Crabbing :-)

IMG_8817Before I launch into what we’ve been up to today, I’ll give you a little update on how things are progressing for our big move.  We have begun selling things off on eBay, like one of our toddler slides (of course there is another identical one in the garden too, but that’s heading back to Grandma’s), Dadda has whisked out the gloss and radiator paint to tidy up the bashings the poor place has taken, and I have begun stockpiling my favourite deodorants, body moisturisers, shampoos, and most importantly children’s ibuprofen!  The big progression though is, having had three removal companies around in the past 2 weeks, we have now chosen one, and also the estate agent has photographed the house and written up the details all ready to go when we say.  Oh, and perhaps rather crucially, the twins new passports arrived today so they can move with us!  So we now feel like it’s getting a bit more real. We tend to deal with house and moving admin everyday as there is so much going on, both here and in Scandinavia, but in the meantime I try and give the children as normal day as possible, with us trying to get out into nature still, and once there spending time in the moment, rather than continuing to fret or write lists.

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So, on today’s agenda was crabbing and skimming stones to try and get those filled out in the National Trust books.  We are very lucky, that a 10 minute hassled bike or scoot from our front door we have a brilliant place (I get a bit fraught as the little lady on her bike, mini man no.1 on his balance bike, mini man no.2 on his scooter, and me on my bike carrying everything plus fishing nets try and cross a main road!).  Our end of the beach (that I have affectionately called our end of the beach) is usually very quiet…no nearby loos, parks, or refreshment places, so apart from a few dog walkers, you’ve generally got it to yourself.  On that part of the beach there is a marvellous outcrop of rocks which are very easy to scramble over with little legs, but give the sense of a huge adventure, especially as they jut quite far out into the sea when the tide is coming in.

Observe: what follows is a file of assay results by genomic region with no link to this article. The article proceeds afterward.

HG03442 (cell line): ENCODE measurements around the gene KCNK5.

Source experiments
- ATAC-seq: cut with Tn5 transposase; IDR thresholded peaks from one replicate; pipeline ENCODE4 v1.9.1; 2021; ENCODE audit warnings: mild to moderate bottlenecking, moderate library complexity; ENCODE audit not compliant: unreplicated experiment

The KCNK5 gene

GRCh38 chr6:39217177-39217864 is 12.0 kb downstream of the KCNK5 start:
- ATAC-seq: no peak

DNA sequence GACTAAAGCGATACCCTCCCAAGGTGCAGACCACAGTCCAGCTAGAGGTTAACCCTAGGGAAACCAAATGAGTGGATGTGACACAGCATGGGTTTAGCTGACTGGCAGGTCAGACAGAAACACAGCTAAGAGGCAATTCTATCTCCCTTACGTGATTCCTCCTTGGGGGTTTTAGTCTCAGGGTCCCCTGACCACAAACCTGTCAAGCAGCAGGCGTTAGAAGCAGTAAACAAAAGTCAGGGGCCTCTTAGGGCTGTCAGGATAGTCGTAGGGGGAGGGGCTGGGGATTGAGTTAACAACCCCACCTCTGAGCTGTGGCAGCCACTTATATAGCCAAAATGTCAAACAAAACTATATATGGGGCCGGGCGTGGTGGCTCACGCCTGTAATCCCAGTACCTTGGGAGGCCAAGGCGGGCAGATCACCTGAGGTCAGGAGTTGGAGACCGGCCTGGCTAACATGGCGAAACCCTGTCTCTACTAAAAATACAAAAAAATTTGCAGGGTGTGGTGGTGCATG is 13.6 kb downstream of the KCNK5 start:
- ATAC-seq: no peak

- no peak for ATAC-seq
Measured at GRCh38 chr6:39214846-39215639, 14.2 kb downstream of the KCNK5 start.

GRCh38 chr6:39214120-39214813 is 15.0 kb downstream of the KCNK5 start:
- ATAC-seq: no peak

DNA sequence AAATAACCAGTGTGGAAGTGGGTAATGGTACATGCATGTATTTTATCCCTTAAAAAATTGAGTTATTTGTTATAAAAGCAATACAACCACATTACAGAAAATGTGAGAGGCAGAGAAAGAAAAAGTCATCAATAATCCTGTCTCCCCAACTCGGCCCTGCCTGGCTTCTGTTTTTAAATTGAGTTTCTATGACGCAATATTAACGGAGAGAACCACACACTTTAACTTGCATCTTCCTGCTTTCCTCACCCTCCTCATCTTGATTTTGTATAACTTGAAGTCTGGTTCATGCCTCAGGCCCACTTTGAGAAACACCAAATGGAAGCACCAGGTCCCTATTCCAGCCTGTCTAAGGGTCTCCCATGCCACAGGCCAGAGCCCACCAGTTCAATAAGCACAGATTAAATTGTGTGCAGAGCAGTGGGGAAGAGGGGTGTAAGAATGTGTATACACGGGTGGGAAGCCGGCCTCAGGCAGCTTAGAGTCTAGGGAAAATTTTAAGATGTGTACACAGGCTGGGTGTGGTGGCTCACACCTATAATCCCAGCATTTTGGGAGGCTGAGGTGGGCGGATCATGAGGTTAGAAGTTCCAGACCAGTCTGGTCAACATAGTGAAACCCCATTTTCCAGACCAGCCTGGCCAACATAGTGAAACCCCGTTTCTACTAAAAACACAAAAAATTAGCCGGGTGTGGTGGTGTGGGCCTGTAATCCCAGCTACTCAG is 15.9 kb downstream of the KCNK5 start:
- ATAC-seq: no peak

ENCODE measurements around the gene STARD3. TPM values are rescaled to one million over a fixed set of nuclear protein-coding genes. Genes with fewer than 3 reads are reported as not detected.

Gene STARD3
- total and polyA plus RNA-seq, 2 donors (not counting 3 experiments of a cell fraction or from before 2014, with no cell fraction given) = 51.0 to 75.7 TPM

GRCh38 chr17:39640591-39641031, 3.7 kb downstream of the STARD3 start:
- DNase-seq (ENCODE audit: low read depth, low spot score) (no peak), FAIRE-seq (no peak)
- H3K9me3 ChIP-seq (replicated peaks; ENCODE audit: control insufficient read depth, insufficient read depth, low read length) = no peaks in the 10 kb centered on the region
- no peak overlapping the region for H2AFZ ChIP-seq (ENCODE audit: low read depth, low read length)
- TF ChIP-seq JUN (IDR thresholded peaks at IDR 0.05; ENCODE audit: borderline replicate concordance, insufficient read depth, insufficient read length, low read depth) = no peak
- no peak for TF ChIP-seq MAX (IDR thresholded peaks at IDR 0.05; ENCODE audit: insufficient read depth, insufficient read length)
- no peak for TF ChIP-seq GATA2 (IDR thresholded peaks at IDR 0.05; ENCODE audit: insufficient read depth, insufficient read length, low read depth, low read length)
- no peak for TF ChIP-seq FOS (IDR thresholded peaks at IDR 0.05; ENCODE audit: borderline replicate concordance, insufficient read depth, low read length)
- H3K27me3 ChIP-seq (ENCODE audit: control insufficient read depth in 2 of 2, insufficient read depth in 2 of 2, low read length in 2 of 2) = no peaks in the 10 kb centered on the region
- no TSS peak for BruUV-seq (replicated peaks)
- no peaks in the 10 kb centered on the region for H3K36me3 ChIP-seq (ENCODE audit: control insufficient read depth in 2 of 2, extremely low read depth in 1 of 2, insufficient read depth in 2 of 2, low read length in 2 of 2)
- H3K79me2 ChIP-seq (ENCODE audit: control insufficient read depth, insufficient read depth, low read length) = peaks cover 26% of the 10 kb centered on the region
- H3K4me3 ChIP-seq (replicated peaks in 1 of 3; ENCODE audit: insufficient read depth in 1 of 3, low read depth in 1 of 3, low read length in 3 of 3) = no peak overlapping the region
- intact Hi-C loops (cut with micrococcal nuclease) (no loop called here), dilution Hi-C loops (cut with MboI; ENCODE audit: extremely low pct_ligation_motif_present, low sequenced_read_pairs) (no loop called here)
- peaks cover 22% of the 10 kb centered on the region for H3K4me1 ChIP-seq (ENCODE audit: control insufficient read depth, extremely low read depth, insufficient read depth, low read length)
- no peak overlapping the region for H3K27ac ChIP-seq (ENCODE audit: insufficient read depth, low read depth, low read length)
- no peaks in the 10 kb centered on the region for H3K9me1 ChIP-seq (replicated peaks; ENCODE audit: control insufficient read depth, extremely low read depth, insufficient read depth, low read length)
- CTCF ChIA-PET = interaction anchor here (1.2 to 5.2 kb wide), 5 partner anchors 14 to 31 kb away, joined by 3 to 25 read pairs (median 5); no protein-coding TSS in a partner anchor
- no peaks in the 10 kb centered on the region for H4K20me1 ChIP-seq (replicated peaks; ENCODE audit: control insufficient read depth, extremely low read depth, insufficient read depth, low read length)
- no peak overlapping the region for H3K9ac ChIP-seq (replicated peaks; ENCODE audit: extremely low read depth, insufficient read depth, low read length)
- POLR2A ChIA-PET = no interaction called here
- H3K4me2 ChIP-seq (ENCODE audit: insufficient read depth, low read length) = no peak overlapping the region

z33We arrived on the beach at a great time, with the sea coming in but having only reached 3/4 of the length of the rocks.  This meant they could easily get onto the rocks from a dry beach, and they weren’t submerged yet (you can’t see the rocks at all at high tide).  They are also a fantastic place as you are guaranteed an almost instant catch of some sizeable specimens.  This is very important when doing something like this with 2 four year olds who don’t necessarily have the time to dangle ham into sea water for infinite lengths of time!  On the other hand, our little lady will sit and wait patiently with a net, no bait, and catch the rarest fish in existence.  Today was no different and we caught a few lovely large ones that the children could then see the features very easily on, and examine at their own leisure before we replace them back into the sea.  The stone skimming we did was slightly less successful with only the little lady getting the hang of it, and the boys nearly hitting everyone on the head with rocks during their attempts.  I think that challenge is going to have to sit on the back burner for them for a little while longer.

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We all spent a lovely four hours crabbing and playing on the beach.  There was much imaginative play after the crabbing had finished, mainly involving pirates 🙂

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